Submitted by Kumuda on Fri, 2017-01-13 13:38 Bengaluru: No Indian city meets the WHO standards on air quality and very few cities in southern India comply with the Central Pollution Control Board (CPCB) standards. These are among the damning findings of a new report issued by Greenpeace on air quality standards in the country.Data obtained by Greenpeace from state pollution control boards and RTI applications shows that pollution levels in Bengaluru and other cities in Karnataka are above WHO and National Ambient Air Quality standards.“Air pollution levels for cities in Karnataka highlighted that PM10 were higher than the annual average of 60 µg/m3 as prescribed under NAAQS. Levels of PM 10 in the atmosphere in Davanagere, Bengaluru, Tumkur, Riachur and Hubbali were respectively 109, 119, 118, 87 and 80 µg/m3 for year 2015-2016,” states the report titled ‘Airpocalypse’.Commenting on the report, Greenpeace campaigner Sunil Dahiya said air pollution was no more just the “problem of Northern India and Delhi”. “Bengaluru and many other urban centres in southern India are breathing hazardous levels of pollutants in the air. It's time people in Southern India demand and contribute towards their right to clean air and move away from polluting fossil fuel based society to clean energy and transport system. An aggressive shift towards public transport from the government and public is the need of the hour,” said Sunil.According to the report, the main source of pollution in the city is the exponential growth in the number of vehicles. Vehicular pollution constitutes about 42 per cent of the air pollution in the city. “Based on the report the pollutants shows significant contribution of anthropogenic sources i.e., fossil fuel burning, to the overall air quality in the city,” states the report.“Delhi tops the list with 268 µg/m3. The city is followed closely by Ghaziabad, Allahabad, and Bareli in Uttar Pradesh; Faridabad in Haryana; Jharia in Jharkhand, Alwar in Rajasthan; Ranchi, Kusunda and Bastacola in Jharkhand; Kanpur in Uttar Pradesh, and Patna in Bihar,” states the report.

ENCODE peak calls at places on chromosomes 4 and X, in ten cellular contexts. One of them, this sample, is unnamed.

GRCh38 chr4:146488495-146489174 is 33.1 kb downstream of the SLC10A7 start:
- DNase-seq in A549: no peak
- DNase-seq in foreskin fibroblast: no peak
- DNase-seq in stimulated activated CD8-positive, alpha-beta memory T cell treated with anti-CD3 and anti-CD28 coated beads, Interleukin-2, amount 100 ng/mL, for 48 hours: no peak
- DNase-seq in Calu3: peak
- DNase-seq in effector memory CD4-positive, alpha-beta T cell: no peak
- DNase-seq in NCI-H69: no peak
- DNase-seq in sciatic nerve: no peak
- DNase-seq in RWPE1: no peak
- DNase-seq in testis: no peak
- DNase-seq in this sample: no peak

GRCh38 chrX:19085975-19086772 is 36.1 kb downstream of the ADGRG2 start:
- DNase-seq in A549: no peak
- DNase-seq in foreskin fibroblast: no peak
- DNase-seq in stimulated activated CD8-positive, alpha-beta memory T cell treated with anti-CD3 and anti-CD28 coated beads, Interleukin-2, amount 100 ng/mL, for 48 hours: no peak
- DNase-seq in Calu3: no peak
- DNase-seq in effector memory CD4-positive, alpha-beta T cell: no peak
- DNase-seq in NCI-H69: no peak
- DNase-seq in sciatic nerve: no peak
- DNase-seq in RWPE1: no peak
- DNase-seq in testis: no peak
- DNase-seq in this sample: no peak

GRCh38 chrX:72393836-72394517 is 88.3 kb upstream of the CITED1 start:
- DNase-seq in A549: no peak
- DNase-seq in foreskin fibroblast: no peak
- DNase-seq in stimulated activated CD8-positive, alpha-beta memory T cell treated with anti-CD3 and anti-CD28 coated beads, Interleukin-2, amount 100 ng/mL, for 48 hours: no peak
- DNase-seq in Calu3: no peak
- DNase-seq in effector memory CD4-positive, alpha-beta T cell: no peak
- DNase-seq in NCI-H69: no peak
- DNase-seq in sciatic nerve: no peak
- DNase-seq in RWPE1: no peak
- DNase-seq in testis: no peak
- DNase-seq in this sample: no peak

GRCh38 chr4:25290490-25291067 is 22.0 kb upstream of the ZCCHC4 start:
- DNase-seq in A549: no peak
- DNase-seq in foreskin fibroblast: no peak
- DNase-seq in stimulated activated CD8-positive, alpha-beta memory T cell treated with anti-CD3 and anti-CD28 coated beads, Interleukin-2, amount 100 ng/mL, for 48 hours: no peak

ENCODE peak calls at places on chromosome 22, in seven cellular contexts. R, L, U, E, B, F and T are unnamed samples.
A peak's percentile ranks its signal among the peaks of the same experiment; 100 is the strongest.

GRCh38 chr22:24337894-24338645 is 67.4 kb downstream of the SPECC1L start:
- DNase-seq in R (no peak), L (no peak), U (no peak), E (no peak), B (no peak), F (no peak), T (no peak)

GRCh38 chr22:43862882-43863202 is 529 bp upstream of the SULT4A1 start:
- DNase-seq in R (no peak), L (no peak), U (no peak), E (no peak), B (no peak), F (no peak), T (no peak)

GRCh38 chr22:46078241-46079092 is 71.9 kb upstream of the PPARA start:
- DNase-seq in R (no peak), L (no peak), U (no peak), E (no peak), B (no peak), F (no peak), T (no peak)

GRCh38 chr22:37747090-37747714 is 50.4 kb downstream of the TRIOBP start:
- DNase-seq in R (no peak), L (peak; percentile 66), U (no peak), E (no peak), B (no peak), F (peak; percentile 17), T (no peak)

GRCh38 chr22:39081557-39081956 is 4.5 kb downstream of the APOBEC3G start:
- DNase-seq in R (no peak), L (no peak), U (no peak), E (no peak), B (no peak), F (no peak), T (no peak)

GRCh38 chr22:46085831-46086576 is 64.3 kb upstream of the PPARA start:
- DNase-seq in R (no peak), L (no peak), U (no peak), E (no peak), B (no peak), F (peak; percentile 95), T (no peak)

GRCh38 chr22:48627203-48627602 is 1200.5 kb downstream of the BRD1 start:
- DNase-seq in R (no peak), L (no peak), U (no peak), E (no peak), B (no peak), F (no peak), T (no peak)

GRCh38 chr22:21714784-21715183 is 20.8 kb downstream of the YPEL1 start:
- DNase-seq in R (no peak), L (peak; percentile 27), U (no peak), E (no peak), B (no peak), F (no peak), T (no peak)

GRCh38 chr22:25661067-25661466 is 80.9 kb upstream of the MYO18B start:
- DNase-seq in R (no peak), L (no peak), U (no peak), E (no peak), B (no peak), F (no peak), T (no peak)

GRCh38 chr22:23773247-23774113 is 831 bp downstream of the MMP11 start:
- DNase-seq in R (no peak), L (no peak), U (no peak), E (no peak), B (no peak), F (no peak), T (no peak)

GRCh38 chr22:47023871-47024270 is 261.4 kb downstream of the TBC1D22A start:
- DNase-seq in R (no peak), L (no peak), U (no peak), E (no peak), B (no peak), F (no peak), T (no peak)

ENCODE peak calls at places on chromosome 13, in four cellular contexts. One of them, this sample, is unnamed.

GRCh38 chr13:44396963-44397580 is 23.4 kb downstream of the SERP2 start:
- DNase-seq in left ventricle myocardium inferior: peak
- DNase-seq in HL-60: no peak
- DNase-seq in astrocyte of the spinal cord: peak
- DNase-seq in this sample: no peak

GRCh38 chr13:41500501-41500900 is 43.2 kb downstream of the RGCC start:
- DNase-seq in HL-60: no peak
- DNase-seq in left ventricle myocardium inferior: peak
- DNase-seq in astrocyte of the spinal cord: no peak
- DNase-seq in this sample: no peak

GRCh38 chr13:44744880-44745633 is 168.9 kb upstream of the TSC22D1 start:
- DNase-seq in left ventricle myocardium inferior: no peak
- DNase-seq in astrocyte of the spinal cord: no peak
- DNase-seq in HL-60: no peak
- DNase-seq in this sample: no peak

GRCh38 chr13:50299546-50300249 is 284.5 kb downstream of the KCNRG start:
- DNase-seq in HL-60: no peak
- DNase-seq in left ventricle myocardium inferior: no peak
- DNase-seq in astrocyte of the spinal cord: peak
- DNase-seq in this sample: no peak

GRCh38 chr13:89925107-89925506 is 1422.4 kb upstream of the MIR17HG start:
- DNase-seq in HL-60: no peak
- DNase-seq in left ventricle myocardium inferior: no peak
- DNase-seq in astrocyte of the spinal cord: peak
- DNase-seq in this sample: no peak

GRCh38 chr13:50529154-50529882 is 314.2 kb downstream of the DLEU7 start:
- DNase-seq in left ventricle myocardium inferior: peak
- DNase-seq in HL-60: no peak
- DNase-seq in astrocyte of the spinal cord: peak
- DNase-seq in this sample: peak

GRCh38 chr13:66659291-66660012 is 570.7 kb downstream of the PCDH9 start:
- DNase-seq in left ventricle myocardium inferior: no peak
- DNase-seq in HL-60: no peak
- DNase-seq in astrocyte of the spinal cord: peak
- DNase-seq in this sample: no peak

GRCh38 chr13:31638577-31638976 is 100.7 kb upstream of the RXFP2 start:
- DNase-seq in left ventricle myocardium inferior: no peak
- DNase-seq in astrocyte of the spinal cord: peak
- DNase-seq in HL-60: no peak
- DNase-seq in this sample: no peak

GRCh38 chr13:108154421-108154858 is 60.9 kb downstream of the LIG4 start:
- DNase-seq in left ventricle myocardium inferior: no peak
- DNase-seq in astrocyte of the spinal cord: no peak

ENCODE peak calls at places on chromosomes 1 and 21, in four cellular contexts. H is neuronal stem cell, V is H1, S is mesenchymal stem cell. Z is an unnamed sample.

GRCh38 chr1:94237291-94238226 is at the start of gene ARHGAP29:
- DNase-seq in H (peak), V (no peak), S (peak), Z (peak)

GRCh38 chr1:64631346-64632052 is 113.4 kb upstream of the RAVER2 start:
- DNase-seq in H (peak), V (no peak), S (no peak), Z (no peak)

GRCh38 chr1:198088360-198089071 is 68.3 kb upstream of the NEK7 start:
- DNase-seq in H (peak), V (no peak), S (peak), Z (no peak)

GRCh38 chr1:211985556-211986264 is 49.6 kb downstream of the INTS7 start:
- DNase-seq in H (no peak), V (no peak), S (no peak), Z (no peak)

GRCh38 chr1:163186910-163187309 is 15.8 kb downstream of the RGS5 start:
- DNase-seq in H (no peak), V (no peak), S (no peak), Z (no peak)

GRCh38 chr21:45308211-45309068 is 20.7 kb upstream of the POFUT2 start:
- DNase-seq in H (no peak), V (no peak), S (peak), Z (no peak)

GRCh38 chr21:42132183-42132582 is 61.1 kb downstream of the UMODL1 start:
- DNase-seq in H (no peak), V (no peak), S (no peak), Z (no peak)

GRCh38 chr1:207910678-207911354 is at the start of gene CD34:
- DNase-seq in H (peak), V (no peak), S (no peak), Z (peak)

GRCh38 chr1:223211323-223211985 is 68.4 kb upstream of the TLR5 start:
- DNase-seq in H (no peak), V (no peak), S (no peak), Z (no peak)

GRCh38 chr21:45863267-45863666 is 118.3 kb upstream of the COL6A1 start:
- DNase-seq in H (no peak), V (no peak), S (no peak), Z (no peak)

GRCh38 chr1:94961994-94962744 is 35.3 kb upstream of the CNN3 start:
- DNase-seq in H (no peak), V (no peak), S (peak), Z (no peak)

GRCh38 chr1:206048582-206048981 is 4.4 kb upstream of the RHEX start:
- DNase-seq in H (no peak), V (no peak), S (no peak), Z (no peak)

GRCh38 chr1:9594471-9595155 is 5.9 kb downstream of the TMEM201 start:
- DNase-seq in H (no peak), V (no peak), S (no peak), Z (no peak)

Bengalureans breathing hazardous levels of pollutants in air
Data obtained by Greenpeace from state pollution control boards and RTI applications shows that pollution levels in Bengaluru and other cities in Karnataka are above WHO and National Ambient Air Quality standards
Suresh Jangir | Updated on:2017-01-13 13:38:00.0